These days, you’re hard pressed to find a mall or shopping center that doesn’t have at least a handful of vacant storefronts. In Chicago especially, companies are going out of business every day because of a drop in sales due to a weak economy and the inability to pay the expensive rent of downtown Chicago retail space. Nationwide, the retail vacancy rate rose to 11.2 percent during the first quarter of this year. And I’m willing to bet it’s only going to go up.
But in the meantime, the owners of these buildings still have to pay the bills. And without tenets, this can be a challenge.
Enter “retail space advertising.” Basically companies slap an ad for their products on to the windows of an empty store. It’s a win-win situation. Advertisers get visibility for their brands and products in an unexpected venue at a relatively low cost…according to William Walther, president of Granite Companies Asset Management, advertisers pay only 10 to 15 percent of what a retail operation would. And the real estate owners bring in at least some money to pay the bills while they await new tenets.
Empty real estate ads—like this one for Miracle Whip at the former site of a Circuit City in Chicago—are a great idea…especially in high traffic areas like downtown Chicago. For one, they’re usually attention-getting based on size alone. And if people don’t pay attention to them because of their large size, they may pay attention because the ads take on the look of a “coming soon” sign. And what consumer isn’t curious to see what store is moving in to the space left empty by the bankruptcy of Circuit City? Second, the advertising company seems to always have exclusive visibility (or at least in the ads I’ve seen). It’s not like watching a string of commercials during primetime TV. No need to compete with a bunch of other companies…your brand is the star…at least on the empty store it graces. Finally, these ads are generally placed in areas with a high amount of traffic. What better way to get your message heard by a large number of people than placing a huge ad in a heavily trafficked area?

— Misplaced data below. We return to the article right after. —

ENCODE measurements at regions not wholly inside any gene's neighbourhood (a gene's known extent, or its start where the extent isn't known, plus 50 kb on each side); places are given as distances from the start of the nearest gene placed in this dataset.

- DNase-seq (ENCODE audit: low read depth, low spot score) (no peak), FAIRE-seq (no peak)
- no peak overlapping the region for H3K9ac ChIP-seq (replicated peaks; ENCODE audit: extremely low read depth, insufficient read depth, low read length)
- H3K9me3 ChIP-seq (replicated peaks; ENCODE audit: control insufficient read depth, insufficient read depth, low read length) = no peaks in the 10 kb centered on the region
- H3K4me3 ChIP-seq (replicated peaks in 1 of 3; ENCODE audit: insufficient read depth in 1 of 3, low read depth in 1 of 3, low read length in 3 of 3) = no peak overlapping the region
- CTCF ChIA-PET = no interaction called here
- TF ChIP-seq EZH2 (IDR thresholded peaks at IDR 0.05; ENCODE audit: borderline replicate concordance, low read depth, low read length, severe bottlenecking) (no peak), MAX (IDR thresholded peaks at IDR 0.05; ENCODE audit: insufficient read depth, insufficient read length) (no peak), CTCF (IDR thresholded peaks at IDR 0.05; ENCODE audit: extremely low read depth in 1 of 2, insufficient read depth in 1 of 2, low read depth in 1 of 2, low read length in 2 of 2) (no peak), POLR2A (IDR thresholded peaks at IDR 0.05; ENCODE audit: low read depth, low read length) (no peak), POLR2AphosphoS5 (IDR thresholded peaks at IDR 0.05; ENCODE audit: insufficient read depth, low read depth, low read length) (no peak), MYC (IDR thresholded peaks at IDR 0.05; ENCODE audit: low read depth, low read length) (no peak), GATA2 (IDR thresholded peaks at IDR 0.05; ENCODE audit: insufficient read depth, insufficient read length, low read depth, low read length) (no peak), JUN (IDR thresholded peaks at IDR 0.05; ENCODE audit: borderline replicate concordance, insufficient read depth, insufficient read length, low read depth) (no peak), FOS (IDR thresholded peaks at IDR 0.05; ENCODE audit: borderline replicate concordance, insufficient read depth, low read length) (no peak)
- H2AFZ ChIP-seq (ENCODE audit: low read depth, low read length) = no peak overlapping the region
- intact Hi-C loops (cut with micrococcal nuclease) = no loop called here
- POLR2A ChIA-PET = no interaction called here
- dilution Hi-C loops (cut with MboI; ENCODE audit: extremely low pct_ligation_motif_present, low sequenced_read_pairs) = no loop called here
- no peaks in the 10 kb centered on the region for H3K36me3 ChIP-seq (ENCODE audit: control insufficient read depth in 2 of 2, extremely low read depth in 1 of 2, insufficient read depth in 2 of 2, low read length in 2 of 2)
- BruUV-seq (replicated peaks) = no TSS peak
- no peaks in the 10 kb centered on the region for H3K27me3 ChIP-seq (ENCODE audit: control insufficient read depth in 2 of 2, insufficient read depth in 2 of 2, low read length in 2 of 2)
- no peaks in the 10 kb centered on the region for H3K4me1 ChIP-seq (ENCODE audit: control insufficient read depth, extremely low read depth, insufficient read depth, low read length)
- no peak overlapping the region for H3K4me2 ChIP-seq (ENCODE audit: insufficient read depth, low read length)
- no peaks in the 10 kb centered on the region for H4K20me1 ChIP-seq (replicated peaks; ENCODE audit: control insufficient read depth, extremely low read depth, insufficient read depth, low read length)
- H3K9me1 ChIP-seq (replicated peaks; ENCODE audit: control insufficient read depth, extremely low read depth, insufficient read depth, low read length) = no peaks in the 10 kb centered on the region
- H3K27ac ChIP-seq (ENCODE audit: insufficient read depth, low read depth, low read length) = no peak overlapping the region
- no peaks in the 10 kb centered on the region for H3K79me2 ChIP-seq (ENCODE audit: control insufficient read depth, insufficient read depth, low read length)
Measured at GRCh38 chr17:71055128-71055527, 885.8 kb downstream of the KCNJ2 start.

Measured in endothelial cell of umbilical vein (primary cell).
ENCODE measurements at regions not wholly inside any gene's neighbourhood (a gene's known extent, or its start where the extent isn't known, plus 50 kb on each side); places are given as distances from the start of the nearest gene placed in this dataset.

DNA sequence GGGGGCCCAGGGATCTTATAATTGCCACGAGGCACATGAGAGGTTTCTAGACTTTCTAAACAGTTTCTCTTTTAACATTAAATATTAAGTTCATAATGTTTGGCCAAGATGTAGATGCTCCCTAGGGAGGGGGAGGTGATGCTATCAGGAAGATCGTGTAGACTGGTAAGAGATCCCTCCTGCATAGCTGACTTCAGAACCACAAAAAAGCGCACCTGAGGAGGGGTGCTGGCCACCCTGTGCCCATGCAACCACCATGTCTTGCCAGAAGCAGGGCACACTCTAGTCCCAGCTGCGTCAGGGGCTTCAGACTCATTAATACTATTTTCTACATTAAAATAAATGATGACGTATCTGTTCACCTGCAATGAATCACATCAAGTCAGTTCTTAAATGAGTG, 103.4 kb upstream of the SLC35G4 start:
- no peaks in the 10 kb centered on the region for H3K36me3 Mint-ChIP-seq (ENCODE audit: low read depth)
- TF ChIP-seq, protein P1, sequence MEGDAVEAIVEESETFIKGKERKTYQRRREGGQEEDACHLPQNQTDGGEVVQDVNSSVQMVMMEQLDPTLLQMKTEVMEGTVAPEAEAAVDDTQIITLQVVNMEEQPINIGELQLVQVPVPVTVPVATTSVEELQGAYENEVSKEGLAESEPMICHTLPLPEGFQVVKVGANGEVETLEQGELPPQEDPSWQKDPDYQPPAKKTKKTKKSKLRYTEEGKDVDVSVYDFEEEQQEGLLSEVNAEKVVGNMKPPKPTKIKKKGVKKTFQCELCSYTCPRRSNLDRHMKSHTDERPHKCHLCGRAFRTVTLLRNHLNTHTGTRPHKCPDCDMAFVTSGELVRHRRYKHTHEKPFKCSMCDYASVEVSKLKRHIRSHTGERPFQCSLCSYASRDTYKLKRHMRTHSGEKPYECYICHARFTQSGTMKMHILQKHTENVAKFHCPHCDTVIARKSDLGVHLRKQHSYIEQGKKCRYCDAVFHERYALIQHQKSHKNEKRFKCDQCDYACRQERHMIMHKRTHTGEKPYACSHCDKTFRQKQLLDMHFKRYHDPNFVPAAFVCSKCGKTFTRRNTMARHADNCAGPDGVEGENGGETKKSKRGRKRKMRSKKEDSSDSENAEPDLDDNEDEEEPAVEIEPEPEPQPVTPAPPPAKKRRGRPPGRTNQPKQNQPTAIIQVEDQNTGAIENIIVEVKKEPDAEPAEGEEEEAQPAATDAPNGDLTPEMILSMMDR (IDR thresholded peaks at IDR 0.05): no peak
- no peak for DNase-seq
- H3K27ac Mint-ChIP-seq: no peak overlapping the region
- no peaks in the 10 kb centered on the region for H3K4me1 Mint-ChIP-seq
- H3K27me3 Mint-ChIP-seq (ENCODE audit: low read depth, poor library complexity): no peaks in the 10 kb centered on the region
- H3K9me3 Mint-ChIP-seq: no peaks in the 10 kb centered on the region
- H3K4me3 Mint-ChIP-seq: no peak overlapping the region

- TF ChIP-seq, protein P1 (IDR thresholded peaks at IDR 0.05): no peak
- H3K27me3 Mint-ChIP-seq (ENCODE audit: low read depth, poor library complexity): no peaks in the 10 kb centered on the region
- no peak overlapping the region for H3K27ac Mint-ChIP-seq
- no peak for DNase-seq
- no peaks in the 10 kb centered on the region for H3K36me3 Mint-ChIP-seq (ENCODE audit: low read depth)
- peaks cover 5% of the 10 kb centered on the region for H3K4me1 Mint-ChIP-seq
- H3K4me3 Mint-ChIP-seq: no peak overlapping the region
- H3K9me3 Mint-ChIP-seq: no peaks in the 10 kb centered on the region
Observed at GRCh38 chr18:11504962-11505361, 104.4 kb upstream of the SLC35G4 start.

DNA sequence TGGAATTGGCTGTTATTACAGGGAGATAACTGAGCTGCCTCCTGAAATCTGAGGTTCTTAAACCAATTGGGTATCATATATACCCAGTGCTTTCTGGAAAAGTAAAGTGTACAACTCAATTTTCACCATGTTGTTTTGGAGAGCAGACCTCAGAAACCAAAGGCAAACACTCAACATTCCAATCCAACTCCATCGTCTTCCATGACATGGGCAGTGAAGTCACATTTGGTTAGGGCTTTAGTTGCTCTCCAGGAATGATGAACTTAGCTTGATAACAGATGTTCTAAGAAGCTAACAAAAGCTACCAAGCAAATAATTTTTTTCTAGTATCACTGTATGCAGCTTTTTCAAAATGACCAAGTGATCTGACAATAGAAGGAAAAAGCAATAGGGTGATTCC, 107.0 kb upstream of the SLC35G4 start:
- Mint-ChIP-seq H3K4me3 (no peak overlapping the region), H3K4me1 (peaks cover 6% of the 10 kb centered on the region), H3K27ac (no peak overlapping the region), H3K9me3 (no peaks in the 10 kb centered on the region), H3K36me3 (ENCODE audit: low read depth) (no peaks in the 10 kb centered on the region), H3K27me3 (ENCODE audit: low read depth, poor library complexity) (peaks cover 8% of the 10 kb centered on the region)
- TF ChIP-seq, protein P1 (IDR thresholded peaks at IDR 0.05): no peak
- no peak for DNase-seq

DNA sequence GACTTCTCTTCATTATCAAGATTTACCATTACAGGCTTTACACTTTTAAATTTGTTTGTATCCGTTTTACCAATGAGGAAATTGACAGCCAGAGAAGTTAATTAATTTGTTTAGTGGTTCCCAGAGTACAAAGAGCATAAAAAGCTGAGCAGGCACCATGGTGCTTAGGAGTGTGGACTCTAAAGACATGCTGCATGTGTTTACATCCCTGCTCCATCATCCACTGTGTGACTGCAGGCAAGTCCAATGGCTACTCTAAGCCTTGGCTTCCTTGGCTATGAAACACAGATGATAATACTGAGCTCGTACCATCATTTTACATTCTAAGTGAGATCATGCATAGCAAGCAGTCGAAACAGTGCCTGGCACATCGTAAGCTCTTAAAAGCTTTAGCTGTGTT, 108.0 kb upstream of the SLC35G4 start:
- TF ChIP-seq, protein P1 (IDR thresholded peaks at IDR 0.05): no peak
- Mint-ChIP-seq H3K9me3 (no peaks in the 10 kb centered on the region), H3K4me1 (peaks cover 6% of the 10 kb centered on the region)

The concept of building advertising is nothing new. If you walk through Chicago’s loop, you’ll see the faded remains of ads painted on the sides of brick buildings. But placing ads on the front of empty storefronts seems to be growing in popularity as an effective, cost-efficient way to get the word out when times are tough.
This economy is lousy, there’s no doubt. But it’s forcing companies to think differently. And I love the resulting creativity. What’s next, advertising folks? Ads on empty suburban homes?